In light of God’s glory manifest in His work in us, we are to speak and sing and pray His praise. We are to encourage one another by giving thanks for what God has done and what He has promised to do. God intends that our words and our prayers strengthen those who are weak and feeble among us, that they might hear and have faith and persevere in prayer and hope.

The word that is translated “thanks” here in Psalm 107 is the Hebrew word yadah. Literally it means “to publically confess or acknowledge.” Thanksgiving in the Hebrew understanding of the term was not a private affair. It was always public—making known what God has done. The verb yadah simply means to declare or recognize a fact, whether that fact is good or bad. When it is used in the context of sinful human beings, the verb denotes the acknowledgment of a person’s character, most often in the context of confessing or acknowledging sin. When it is focused upon the glory and splendor of God however, it denotes the giving of thanks—a grateful acknowledgement and public confession of the greatness of God.

Having an attitude of thankfulness was not just for the Old Testament or worship in the temple. We see it in the New Testament as well, especially in the ministry of Paul.

Listen to what he writes to the churches:

To the church at Corinth:

I give thanks to my God always for you because of the grace of God that was given you in Christ Jesus (1 Corinthians 1:4).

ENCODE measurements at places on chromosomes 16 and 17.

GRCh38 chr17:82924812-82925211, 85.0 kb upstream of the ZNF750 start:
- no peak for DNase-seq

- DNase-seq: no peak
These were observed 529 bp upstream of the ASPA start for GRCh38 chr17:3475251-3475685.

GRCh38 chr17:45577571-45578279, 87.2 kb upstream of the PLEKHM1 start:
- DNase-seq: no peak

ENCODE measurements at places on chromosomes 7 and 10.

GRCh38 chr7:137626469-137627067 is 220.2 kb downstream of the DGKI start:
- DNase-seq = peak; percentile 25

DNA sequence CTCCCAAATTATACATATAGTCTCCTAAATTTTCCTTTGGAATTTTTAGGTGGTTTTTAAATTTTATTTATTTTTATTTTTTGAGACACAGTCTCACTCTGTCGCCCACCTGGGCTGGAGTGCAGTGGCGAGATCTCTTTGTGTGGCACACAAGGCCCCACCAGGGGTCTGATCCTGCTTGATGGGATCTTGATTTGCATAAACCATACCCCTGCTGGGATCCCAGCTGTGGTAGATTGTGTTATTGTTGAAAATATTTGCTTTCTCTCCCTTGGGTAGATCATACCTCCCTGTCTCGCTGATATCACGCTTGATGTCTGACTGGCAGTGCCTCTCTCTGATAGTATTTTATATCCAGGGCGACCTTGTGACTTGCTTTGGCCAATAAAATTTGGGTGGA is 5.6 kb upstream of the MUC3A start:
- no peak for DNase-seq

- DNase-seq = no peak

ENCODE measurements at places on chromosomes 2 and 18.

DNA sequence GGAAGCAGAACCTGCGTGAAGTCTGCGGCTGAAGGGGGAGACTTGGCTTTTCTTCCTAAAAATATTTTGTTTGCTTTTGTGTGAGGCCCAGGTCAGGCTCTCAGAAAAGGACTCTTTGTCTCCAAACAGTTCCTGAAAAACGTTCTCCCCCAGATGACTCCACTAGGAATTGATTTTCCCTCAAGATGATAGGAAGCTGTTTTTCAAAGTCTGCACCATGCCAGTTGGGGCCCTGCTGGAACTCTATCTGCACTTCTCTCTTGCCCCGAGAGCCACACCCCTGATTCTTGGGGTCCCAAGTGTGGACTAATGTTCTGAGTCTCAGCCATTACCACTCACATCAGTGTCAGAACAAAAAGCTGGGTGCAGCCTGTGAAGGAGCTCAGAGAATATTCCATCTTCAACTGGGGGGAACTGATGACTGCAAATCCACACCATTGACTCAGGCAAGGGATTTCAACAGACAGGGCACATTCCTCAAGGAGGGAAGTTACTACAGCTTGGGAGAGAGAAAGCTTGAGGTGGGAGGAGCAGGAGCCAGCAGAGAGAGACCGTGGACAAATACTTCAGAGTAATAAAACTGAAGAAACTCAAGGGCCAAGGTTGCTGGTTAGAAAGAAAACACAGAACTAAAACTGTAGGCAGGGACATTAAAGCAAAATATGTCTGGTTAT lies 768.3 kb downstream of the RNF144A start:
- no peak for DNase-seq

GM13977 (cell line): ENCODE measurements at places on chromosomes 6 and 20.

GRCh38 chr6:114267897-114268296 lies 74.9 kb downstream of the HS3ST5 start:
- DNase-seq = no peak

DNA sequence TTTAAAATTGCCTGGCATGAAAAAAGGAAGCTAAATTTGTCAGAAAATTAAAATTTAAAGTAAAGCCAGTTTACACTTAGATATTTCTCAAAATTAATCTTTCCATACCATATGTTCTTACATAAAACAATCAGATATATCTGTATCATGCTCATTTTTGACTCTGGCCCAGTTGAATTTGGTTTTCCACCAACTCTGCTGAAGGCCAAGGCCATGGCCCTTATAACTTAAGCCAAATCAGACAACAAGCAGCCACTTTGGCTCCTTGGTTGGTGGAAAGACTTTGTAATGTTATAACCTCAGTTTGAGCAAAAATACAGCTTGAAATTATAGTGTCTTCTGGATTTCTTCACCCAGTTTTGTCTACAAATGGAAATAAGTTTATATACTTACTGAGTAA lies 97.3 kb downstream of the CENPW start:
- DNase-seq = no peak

To the church at Ephesus:

For this reason, because I have heard of your faith in the Lord Jesus and your love toward all the saints, I do not cease to give thanks for you, remembering you in my prayers (Ephesians 1:15–16).

To the church at Colossae:

giving thanks to the Father, who has qualified you to share in the inheritance of the saints in light (Colossians 1:12).

To the church at Thessalonica

We give thanks to God always for all of you, constantly mentioning you in our prayers (1 Thessalonians 1:2).

But we ought always to give thanks to God for you, brothers beloved by the Lord, because God chose you as the firstfruits to be saved, through sanctification by the Spirit and belief in the truth (2 Thessalonians 1:3).

And remember, these were churches that were experiencing many problems and troubles. Paul writes long letters explaining how they are to live and serve together as sinners saved by grace. And yet when Paul thinks of them, he give thanks. He recognizes that each assembly is a miracle of the power of the gospel, a display of God’s glory in changed lives. Here were people who had been in darkness, worshipping idols and false gods, and now they are serving Christ and giving glory to God. The transformation of their lives is amazing!

We need to keep this in mind as well—as we live and serve here at Grace—as we remember and think of one another. We are a testimony to the saving power of the gospel and we have every reason to give thanks.

Paul instructs the churches—including us:

[give] thanks always and for everything to God the Father in the name of our Lord Jesus Christ (Ephesians 5:20).

And whatever you do, in word or deed, do everything in the name of the Lord Jesus, giving thanks to God the Father through him (Colossians 3:17).